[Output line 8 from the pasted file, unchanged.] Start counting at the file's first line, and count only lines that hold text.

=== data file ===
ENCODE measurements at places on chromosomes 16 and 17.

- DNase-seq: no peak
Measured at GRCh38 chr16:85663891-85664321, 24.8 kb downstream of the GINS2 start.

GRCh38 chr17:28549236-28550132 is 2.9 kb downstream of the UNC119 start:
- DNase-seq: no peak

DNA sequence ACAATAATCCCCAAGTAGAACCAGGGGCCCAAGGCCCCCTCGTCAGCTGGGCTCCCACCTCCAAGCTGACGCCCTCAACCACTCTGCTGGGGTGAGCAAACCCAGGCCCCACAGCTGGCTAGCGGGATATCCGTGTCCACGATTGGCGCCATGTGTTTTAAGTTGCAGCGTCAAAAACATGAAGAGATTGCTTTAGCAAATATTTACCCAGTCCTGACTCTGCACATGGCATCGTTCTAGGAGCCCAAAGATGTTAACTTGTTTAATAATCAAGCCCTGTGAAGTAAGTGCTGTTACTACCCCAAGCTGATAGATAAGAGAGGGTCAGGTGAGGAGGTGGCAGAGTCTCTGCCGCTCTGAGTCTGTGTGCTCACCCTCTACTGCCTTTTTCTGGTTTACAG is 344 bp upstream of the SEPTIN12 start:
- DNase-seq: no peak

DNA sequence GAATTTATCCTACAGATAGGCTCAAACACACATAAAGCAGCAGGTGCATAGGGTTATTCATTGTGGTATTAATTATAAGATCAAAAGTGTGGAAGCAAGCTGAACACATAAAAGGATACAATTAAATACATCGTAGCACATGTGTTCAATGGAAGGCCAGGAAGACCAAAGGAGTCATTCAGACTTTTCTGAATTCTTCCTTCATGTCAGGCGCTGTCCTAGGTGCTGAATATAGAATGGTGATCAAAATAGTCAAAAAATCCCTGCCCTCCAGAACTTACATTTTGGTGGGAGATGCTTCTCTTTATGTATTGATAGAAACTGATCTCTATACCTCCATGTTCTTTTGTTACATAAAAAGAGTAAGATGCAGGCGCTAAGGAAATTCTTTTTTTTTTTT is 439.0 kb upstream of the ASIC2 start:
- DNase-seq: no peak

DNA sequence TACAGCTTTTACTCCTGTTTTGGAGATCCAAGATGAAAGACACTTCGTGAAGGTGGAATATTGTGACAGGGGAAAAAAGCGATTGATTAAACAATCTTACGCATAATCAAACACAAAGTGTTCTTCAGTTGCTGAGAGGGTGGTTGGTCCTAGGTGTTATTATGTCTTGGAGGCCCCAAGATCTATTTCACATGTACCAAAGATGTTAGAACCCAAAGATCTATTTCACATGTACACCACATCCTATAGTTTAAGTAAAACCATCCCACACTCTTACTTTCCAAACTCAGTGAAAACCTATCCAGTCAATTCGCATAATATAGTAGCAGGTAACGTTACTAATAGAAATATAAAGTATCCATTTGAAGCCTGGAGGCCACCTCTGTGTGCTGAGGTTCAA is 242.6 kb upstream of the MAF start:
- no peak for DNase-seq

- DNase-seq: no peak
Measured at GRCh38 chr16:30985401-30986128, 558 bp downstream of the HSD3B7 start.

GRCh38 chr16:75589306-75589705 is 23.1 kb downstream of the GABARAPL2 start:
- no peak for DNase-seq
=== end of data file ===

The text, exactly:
DNA sequence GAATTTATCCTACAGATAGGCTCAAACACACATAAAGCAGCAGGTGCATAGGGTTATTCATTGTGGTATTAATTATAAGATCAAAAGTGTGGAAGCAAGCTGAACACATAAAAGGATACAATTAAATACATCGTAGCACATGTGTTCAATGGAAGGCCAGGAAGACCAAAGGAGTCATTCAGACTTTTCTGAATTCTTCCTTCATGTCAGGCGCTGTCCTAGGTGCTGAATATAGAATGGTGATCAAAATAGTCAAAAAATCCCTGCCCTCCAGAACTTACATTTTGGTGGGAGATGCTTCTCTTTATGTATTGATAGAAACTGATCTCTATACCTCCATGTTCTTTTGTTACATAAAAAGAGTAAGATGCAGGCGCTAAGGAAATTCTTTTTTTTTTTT is 439.0 kb upstream of the ASIC2 start: